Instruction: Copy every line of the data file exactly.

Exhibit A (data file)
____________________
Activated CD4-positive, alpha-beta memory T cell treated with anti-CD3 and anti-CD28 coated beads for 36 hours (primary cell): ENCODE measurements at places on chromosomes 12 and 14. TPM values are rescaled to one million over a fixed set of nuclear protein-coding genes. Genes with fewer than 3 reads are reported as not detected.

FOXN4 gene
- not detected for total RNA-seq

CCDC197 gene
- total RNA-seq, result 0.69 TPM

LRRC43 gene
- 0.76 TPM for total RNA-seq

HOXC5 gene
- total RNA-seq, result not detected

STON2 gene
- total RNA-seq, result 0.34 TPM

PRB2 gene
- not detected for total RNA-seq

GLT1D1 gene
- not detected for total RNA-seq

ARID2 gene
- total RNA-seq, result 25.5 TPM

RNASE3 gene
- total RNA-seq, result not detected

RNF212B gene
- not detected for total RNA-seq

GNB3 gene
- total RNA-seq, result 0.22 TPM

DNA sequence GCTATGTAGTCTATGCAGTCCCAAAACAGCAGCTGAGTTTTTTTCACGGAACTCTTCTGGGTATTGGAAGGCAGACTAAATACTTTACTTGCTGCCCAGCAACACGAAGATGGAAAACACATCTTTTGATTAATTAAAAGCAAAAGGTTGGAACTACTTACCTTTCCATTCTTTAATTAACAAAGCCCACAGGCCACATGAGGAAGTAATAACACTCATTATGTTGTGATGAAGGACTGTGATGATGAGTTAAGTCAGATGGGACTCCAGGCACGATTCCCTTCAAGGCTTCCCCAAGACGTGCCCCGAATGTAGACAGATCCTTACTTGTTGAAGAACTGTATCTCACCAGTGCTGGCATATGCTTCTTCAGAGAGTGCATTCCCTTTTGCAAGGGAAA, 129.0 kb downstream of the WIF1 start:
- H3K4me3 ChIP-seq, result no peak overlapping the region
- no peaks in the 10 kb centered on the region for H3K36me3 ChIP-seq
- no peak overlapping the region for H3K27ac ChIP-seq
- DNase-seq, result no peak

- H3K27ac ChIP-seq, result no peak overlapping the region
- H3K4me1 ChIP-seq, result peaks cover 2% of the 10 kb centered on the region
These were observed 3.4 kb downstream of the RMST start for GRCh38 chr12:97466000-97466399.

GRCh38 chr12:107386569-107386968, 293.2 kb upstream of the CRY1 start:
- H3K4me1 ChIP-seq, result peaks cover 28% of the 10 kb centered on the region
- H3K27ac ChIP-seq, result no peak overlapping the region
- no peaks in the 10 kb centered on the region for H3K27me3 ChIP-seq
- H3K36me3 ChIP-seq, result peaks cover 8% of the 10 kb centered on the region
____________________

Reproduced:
Activated CD4-positive, alpha-beta memory T cell treated with anti-CD3 and anti-CD28 coated beads for 36 hours (primary cell): ENCODE measurements at places on chromosomes 12 and 14. TPM values are rescaled to one million over a fixed set of nuclear protein-coding genes. Genes with fewer than 3 reads are reported as not detected.

FOXN4 gene
- not detected for total RNA-seq

CCDC197 gene
- total RNA-seq, result 0.69 TPM

LRRC43 gene
- 0.76 TPM for total RNA-seq

HOXC5 gene
- total RNA-seq, result not detected

STON2 gene
- total RNA-seq, result 0.34 TPM

PRB2 gene
- not detected for total RNA-seq

GLT1D1 gene
- not detected for total RNA-seq

ARID2 gene
- total RNA-seq, result 25.5 TPM

RNASE3 gene
- total RNA-seq, result not detected

RNF212B gene
- not detected for total RNA-seq

GNB3 gene
- total RNA-seq, result 0.22 TPM

DNA sequence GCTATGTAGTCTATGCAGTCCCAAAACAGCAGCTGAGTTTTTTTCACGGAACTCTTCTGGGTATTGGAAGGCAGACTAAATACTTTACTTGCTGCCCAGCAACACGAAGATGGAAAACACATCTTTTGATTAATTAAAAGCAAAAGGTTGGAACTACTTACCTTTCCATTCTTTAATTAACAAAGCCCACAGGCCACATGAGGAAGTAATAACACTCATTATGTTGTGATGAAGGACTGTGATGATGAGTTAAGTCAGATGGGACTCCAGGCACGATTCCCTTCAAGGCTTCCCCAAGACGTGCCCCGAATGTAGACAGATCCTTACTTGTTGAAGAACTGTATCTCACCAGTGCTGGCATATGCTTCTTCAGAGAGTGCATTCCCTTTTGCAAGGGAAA, 129.0 kb downstream of the WIF1 start:
- H3K4me3 ChIP-seq, result no peak overlapping the region
- no peaks in the 10 kb centered on the region for H3K36me3 ChIP-seq
- no peak overlapping the region for H3K27ac ChIP-seq
- DNase-seq, result no peak

- H3K27ac ChIP-seq, result no peak overlapping the region
- H3K4me1 ChIP-seq, result peaks cover 2% of the 10 kb centered on the region
These were observed 3.4 kb downstream of the RMST start for GRCh38 chr12:97466000-97466399.

GRCh38 chr12:107386569-107386968, 293.2 kb upstream of the CRY1 start:
- H3K4me1 ChIP-seq, result peaks cover 28% of the 10 kb centered on the region
- H3K27ac ChIP-seq, result no peak overlapping the region
- no peaks in the 10 kb centered on the region for H3K27me3 ChIP-seq
- H3K36me3 ChIP-seq, result peaks cover 8% of the 10 kb centered on the region